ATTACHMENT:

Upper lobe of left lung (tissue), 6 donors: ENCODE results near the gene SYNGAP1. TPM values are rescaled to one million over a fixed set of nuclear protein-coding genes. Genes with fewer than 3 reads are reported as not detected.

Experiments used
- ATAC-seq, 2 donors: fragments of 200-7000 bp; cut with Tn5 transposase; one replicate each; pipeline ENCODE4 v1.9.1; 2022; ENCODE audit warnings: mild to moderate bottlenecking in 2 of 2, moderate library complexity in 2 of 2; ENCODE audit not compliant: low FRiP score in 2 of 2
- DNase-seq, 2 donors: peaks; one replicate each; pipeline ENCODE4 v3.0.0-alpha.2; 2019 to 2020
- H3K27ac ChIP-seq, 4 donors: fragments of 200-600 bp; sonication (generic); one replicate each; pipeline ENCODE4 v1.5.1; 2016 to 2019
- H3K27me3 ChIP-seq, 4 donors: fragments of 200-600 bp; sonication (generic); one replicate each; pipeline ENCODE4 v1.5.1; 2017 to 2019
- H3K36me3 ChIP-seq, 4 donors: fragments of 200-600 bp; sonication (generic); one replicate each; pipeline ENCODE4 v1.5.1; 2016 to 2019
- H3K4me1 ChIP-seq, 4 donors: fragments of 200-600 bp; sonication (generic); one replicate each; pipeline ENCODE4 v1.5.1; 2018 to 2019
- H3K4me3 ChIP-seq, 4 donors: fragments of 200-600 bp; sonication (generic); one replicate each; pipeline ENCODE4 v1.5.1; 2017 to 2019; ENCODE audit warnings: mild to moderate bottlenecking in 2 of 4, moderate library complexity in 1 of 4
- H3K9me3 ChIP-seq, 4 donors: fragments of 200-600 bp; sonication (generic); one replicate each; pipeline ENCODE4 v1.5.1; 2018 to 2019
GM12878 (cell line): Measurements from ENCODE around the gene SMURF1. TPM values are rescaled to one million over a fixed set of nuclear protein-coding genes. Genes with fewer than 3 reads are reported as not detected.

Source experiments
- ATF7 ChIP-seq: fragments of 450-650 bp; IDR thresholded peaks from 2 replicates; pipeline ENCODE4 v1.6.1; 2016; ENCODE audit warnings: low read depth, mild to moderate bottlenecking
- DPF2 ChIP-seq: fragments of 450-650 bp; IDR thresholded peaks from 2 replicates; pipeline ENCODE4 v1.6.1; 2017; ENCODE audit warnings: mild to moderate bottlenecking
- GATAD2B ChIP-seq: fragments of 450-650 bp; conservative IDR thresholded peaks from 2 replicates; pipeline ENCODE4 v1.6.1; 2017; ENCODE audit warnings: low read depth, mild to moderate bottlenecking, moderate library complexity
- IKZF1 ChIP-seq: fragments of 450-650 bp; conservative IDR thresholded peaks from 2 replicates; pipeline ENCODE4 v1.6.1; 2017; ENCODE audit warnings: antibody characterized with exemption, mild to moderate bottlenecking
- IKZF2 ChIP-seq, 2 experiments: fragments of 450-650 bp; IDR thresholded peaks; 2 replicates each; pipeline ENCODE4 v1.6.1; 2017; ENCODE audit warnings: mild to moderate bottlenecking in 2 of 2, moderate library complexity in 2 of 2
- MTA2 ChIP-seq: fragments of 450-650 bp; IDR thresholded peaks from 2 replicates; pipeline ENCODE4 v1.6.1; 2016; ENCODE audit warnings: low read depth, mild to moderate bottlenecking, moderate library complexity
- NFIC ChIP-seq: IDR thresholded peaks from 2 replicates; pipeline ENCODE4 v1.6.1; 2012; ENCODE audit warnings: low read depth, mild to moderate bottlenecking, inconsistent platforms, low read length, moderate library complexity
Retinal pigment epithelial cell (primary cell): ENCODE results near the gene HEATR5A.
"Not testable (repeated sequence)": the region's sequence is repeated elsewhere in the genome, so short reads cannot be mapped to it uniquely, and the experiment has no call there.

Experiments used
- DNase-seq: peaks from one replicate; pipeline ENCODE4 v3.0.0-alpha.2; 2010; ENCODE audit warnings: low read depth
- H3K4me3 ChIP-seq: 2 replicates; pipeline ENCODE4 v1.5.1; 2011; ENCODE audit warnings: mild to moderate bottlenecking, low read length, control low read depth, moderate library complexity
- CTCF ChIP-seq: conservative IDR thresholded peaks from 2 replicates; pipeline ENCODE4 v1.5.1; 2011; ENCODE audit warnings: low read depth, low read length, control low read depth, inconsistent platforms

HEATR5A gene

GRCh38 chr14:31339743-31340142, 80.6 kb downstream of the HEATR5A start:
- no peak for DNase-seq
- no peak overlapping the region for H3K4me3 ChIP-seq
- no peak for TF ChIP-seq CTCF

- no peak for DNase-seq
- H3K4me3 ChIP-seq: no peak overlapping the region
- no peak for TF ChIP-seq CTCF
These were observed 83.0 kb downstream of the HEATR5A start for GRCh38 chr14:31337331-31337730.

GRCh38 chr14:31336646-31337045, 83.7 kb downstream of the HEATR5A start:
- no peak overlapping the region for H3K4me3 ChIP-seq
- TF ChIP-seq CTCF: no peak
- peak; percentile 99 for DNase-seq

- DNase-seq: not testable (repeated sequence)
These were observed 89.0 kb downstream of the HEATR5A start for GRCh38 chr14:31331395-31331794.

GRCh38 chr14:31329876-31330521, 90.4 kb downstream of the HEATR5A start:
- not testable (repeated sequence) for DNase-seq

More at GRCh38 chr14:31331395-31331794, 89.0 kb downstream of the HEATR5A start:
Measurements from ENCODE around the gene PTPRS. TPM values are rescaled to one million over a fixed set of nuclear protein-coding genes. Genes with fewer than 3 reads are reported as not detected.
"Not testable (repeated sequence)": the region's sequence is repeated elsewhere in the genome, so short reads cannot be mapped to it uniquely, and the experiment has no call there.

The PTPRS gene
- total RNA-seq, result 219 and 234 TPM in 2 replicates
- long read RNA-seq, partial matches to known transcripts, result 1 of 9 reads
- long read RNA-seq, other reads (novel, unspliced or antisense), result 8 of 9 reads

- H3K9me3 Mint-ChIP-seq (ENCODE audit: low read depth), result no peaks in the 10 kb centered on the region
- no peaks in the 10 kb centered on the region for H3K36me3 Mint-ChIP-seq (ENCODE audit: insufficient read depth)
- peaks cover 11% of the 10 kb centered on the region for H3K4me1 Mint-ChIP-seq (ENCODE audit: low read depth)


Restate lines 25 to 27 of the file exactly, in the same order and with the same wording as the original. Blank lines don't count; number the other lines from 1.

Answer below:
- CTCF ChIP-seq: conservative IDR thresholded peaks from 2 replicates; pipeline ENCODE4 v1.5.1; 2011; ENCODE audit warnings: low read depth, low read length, control low read depth, inconsistent platforms

HEATR5A gene

GRCh38 chr14:31339743-31340142, 80.6 kb downstream of the HEATR5A start: